- Managing Patient Identifying Data: Best Practice Guidelines [77KB]
- Anonymisation: NHSScotland National Data Sets [160KB]
Audits: Audits of confidentiality and security practice take place regularly within ISD. In 2008 ISD completed a Dataset Review project. The purpose of this was to ensure all datasets are of business value and contain no unnecessary identifiable data and are processed, stored and accessed in line with the above "Managing Patient Identifying Data: Best Practice Guidelines". Recommendations from this review are currently being taken forward.
Research using personal data
The data held by health organisations is a potentially rich resource for research. ISD has always been keen to provided support to researchers who wish to exploit the data ISDholds. However this has to be done within current ethical and legal guidelines. Many researchers feel the current system puts too many barriers in the way of access to data. A meeting was held in Edinburgh on the 2nd November 2006 to discuss these issues and start looking at possible solutions.
Research Using Personal Data [83KB] a report on the discussions.
Secondary uses of health information
NHSScotland collects and uses large amounts of data. Information collected in the course of providing care for individuals is increasingly used in 'secondary' ways that allow us to plan services; track progress in improving health and spot new emerging threats to health. Electronic health information systems have developed to cope with rising demands for more and better information and NHSScotland's 'eHealth' strategy aims to develop this further. Concerns about the impact of this on privacy have required new systems of governance to be put in place. Governance arrangements will continue to evolve alongside changes in health information processing brought about by eHealth developments.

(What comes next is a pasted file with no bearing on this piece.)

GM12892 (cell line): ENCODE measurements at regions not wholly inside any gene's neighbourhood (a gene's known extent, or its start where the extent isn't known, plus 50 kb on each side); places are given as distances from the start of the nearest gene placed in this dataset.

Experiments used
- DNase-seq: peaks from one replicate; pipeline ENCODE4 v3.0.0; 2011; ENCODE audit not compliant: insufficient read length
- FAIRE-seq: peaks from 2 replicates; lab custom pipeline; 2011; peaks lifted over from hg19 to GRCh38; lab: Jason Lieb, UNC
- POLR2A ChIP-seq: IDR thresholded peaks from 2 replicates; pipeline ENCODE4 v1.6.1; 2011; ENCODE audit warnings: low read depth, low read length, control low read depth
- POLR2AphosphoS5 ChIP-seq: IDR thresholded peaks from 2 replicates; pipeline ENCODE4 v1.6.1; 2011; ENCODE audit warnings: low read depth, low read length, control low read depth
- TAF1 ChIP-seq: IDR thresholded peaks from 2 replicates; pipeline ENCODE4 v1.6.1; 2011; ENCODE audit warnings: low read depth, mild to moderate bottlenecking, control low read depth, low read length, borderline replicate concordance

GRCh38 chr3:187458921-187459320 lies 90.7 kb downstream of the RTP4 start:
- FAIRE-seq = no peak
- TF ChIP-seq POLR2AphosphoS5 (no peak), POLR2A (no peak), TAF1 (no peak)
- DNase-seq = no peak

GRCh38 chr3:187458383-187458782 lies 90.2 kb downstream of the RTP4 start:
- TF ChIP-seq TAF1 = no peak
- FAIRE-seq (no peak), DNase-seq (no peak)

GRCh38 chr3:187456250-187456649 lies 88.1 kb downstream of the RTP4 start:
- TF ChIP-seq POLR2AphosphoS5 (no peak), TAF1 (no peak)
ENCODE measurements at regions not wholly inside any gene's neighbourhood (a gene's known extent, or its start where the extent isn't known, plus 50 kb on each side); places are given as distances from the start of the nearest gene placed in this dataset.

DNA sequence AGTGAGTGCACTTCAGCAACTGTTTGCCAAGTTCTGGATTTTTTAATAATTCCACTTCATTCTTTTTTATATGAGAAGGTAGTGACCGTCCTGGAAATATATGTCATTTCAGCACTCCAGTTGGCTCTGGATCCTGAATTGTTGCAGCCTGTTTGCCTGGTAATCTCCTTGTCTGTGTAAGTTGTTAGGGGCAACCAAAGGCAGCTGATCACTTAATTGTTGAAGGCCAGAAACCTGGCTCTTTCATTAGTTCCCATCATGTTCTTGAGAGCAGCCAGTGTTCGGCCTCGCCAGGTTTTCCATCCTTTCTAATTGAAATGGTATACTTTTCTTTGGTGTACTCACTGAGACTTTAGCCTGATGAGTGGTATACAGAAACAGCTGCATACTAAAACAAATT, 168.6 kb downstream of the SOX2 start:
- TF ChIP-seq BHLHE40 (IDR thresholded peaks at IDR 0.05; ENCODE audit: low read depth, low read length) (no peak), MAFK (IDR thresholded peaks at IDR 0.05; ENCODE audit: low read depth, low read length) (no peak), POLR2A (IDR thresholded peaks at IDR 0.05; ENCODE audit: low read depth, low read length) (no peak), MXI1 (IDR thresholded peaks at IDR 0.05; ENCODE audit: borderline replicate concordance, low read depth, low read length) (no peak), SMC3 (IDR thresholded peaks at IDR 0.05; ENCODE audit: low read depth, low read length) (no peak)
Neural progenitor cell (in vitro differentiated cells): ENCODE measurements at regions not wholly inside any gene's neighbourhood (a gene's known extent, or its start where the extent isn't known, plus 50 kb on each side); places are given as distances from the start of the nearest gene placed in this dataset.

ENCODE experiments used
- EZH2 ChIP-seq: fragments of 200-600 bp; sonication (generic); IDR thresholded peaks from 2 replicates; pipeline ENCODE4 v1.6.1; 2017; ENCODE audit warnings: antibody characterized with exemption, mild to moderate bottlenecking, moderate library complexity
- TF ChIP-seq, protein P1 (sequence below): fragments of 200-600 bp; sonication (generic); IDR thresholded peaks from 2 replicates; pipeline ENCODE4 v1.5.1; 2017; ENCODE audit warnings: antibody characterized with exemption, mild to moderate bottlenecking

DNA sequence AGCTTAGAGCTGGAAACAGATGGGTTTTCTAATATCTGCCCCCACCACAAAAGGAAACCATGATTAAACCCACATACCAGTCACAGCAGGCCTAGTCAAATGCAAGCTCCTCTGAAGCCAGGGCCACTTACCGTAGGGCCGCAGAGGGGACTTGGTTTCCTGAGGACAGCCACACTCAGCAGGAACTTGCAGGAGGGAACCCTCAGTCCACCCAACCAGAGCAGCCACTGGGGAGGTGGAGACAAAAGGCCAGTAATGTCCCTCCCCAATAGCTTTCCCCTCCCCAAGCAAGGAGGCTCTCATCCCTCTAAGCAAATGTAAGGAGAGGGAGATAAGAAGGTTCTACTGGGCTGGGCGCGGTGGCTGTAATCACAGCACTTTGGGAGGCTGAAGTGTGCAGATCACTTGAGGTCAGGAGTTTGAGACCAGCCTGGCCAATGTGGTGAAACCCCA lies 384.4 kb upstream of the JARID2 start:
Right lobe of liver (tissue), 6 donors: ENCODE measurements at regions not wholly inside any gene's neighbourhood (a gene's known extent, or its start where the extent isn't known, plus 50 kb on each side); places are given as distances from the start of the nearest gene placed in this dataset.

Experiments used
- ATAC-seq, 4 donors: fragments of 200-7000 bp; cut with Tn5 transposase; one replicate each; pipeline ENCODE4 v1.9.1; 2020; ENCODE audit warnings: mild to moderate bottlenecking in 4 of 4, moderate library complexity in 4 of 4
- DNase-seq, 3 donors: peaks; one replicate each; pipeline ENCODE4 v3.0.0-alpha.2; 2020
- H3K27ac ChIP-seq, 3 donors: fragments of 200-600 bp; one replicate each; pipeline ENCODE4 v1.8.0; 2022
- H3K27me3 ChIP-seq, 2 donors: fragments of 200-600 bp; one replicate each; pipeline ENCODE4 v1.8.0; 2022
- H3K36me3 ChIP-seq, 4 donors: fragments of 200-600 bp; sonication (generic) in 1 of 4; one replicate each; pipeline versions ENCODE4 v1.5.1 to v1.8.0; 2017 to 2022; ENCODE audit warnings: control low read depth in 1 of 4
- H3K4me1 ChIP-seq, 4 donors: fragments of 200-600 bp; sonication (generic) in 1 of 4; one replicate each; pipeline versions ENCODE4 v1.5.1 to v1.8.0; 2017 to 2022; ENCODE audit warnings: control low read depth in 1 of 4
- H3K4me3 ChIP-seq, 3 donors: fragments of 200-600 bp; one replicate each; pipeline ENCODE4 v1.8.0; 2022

Secondary Uses of Information in NHSScotland [150KB] a review of recent developments of secondary use of data in Scotland.
Patient Confidentiality and Disclosure Control
Maintaining patient confidentiality is a fundamental principle in ISD's work. We take particular care when providing tabular information which results in small numbers appearing in table cells as this could potentially lead to disclosure. Disclosure is when confidential information about a person/body is released, either directly or indirectly, in breach of public trust or legal obligations.
ISD's Statistical Disclosure Control Protocol [328KB] sets out, for ISD staff, guidance on 'statistical disclosure control'. 'Statistical disclosure control' is the practice of reducing the risk of disclosure by suppressing, aggregating or modifying data before release. ISD's Statistical Disclosure Control Protocol was implemented on 1st March 2009 and is based on the Confidentiality Guidance released by the Office of National Statistics (ONS) in October 2006.
The Information Commissioner's Web site: www.ico.gov.uk contains a register of data controllers, ISD's entry is included with that for the NHS National Services Scotland
Privacy Advisory Committee: www.nhsnss.org/pages/corporate/privacy_advisory_committee.php